Authorities from Australia, Malaysia and China announced Thursday that the next phase of the search for the missing Malaysian Airlines Flight MH370 will move farther south of the initial underwater search zone to an area that is described as “the highest priority for future search efforts.”
The next round of search operations for the missing jetliner will focus on a 23,166-square-mile portion of the seabed in the southern Indian Ocean along an arc defined on the basis of fresh analysis of all existing information by expert satellite working groups, Australia's Joint Agency Coordination Centre, or JACC, said in a statement. According to reports, Australian officials also reportedly said they were confident that the Boeing 777 was on autopilot before it crashed into the Indian Ocean.
“Specialists have analysed satellite communications information—information which was never initially intended to have the capability to track an aircraft—and performed extremely complex calculations,” Warren Truss, Australia's deputy prime minister and minister for infrastructure and regional development, said. “The new priority area is still focused on the seventh arc, where the aircraft last communicated with satellite. We are now shifting our attention to an area further south along the arc based on these calculations.”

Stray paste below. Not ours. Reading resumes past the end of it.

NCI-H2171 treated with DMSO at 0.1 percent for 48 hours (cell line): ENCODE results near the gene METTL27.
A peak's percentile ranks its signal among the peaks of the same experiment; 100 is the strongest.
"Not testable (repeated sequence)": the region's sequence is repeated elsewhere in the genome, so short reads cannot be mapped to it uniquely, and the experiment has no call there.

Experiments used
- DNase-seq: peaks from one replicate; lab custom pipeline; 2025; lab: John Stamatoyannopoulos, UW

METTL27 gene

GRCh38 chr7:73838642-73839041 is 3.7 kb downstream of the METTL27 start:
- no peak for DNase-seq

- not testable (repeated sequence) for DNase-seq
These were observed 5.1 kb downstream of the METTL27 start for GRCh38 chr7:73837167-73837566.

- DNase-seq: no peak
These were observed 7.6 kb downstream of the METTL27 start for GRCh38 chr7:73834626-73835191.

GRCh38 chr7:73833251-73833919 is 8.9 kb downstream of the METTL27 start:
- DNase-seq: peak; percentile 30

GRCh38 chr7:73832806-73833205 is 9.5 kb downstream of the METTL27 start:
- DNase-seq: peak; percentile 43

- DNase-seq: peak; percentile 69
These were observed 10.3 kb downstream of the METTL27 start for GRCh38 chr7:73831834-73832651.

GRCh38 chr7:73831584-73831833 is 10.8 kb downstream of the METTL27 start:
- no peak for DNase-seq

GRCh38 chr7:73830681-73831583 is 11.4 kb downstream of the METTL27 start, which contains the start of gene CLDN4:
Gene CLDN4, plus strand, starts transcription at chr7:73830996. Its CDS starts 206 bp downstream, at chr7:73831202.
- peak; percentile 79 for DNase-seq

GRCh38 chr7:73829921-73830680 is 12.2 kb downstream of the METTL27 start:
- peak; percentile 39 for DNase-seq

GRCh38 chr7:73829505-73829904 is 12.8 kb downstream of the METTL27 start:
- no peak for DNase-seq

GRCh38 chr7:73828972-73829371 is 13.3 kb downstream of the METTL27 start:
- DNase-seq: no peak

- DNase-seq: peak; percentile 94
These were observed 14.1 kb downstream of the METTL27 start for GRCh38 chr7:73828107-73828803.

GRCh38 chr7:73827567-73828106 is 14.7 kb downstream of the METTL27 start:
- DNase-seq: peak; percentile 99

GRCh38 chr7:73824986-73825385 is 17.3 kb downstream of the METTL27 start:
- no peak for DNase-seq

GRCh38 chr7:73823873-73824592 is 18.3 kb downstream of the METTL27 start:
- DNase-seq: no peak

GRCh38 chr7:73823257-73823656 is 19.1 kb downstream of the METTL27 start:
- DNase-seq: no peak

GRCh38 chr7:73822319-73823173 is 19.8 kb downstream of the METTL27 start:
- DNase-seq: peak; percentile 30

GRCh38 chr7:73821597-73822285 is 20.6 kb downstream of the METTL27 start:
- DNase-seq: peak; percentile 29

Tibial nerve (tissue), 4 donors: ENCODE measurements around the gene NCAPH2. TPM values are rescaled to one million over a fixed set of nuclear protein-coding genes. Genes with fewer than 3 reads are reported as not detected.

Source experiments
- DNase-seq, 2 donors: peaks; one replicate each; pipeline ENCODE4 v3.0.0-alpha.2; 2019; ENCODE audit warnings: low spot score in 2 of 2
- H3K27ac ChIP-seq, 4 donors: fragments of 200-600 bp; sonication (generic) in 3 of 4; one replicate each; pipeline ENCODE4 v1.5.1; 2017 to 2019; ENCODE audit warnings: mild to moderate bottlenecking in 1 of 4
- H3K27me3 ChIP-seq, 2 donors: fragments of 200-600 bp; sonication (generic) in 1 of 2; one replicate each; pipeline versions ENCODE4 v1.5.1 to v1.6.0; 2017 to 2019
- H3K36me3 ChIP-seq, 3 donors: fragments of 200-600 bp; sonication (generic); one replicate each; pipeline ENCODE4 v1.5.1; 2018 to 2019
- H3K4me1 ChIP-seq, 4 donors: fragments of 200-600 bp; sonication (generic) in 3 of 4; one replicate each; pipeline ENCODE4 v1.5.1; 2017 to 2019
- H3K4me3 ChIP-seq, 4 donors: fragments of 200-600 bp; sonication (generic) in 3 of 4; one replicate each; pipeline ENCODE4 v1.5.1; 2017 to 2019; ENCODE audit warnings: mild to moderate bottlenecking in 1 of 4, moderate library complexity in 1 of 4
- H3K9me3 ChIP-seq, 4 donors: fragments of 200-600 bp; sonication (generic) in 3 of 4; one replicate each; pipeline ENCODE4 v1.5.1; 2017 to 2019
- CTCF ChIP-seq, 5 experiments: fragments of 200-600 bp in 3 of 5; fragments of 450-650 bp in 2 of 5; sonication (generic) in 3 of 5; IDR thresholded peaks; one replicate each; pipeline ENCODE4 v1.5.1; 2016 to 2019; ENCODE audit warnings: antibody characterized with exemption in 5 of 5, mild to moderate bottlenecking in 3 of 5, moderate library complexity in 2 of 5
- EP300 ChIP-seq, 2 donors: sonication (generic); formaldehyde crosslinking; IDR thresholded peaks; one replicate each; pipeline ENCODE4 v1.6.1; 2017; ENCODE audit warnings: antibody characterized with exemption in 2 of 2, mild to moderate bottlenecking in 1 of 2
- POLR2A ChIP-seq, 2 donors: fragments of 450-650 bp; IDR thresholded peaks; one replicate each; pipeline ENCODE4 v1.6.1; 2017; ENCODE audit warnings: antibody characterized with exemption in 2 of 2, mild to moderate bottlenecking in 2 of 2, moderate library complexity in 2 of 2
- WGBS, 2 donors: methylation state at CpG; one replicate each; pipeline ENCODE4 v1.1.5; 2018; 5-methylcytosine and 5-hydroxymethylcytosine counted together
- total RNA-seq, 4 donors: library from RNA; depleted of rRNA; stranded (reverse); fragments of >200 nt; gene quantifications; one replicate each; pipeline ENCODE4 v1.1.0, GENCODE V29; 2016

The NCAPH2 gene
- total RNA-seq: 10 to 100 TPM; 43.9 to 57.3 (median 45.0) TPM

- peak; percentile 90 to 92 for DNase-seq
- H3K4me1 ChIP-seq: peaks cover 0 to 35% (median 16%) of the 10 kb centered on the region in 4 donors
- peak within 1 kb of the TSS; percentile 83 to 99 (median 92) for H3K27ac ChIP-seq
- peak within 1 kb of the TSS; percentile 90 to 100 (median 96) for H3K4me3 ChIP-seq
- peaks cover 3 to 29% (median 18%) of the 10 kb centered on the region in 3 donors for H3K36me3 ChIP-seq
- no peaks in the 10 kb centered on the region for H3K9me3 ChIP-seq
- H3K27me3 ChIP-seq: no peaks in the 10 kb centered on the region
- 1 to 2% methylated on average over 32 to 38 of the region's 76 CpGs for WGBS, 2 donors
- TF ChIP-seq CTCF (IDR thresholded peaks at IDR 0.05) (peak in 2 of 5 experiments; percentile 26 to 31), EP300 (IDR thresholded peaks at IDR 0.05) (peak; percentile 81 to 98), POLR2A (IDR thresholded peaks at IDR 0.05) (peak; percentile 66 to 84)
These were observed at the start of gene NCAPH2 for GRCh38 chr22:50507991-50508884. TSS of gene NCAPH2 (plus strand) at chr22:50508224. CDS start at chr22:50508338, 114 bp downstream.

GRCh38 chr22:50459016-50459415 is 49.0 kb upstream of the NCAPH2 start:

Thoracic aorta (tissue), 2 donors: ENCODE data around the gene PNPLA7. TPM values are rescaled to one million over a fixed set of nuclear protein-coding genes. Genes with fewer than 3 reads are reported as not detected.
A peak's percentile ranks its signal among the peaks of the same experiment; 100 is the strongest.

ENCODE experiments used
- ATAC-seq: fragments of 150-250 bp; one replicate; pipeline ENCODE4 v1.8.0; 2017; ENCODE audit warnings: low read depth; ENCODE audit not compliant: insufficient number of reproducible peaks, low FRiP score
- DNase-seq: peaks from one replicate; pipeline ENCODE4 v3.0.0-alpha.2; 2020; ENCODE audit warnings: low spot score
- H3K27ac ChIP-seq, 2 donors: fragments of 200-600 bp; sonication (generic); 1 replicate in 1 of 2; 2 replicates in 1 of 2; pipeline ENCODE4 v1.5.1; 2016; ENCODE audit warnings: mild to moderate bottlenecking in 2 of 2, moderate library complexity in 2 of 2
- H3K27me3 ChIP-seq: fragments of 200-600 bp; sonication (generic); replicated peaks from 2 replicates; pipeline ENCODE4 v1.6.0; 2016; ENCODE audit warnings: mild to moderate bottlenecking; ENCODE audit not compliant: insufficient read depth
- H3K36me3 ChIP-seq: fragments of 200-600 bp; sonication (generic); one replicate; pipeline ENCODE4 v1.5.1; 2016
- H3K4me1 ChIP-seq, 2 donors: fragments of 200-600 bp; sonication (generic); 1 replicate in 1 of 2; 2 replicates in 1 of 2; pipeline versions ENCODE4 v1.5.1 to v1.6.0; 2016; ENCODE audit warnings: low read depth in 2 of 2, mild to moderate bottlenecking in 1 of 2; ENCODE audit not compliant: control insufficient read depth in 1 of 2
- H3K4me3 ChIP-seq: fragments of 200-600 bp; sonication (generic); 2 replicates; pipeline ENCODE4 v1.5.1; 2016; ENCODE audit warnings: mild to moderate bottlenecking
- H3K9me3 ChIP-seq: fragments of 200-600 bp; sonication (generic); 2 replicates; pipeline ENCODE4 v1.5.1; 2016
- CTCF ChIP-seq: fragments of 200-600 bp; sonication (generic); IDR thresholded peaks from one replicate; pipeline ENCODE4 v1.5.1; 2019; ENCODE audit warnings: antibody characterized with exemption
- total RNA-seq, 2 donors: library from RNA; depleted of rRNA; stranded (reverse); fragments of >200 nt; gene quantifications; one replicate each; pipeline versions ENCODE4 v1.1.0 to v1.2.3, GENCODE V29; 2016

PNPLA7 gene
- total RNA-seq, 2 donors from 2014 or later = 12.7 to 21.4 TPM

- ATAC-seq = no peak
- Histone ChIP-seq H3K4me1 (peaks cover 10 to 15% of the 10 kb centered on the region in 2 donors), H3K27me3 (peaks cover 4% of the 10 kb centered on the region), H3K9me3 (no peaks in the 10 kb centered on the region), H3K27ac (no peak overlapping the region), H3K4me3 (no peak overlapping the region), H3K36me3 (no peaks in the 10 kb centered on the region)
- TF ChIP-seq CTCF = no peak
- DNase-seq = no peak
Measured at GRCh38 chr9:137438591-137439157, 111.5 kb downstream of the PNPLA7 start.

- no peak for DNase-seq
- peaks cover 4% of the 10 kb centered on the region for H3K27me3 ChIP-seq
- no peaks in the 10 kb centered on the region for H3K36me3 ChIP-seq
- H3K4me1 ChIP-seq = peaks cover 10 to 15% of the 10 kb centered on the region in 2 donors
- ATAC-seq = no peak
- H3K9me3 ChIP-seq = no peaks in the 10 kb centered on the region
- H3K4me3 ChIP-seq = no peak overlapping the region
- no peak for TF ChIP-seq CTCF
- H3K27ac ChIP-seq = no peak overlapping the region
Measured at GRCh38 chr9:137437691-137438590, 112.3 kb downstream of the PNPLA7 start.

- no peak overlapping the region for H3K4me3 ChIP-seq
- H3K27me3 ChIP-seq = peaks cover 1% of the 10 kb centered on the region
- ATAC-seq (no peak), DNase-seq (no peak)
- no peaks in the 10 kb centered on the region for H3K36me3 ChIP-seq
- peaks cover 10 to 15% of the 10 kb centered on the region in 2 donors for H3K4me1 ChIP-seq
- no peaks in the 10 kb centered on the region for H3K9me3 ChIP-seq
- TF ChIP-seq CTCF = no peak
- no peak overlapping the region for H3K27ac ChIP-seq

Australian Transport Safety Bureau, or ATSB, Chief Commissioner Martin Dolan told reporters in Canberra: "Certainly for its path across the Indian Ocean, we are confident that the aircraft was operating on autopilot until it ran out of fuel," Associated Press reported, adding that when asked if the autopilot could be activated automatically under a default setting, Dolan replied: "The basic assumption would be that if the autopilot is operational it's because it's been switched on."
Truss also said that a report would be released by the ATSB on Thursday revealing the basis for defining the new search area. The next phase of the search for the plane's wreckage, which is expected to begin in August and take up to 12 months, will include a bathymetric survey, or mapping of the ocean floor, and will be followed by a complete search of the sea floor, Truss said.
“The bathymetric survey has already commenced, with the Chinese survey ship Zhu Kezhen and the Australian-contracted vessel Fugro Equator conducting operations in the areas provided by the Australian Transport Safety Bureau,” he said, adding that it would take about three months to map the ocean floor.
Referring to ATSB's claim that the plane was on autopilot during its flight over the Indian Ocean, Truss said, "We couldn't accurately, nor have we attempted to, fix the moment when it was put on autopilot," AP reported. "It will be a matter for the Malaysian-based investigation to look at precisely when it may have been put on autopilot."
The equipment used in the search going forward will include a “towed side scan sonar, a multi-beam echo sounder and a sub bottom profiler,” JACC said, in the statement.
Efforts to locate Flight MH370, which have dragged on for more than 100 days and led to one of the most expensive search operations in aviation history, has yielded little in the way of substantial clues that might help understand what happened to the jet, which went missing on March 8 with 239 people on board, shortly after leaving Kuala Lumpur for Beijing.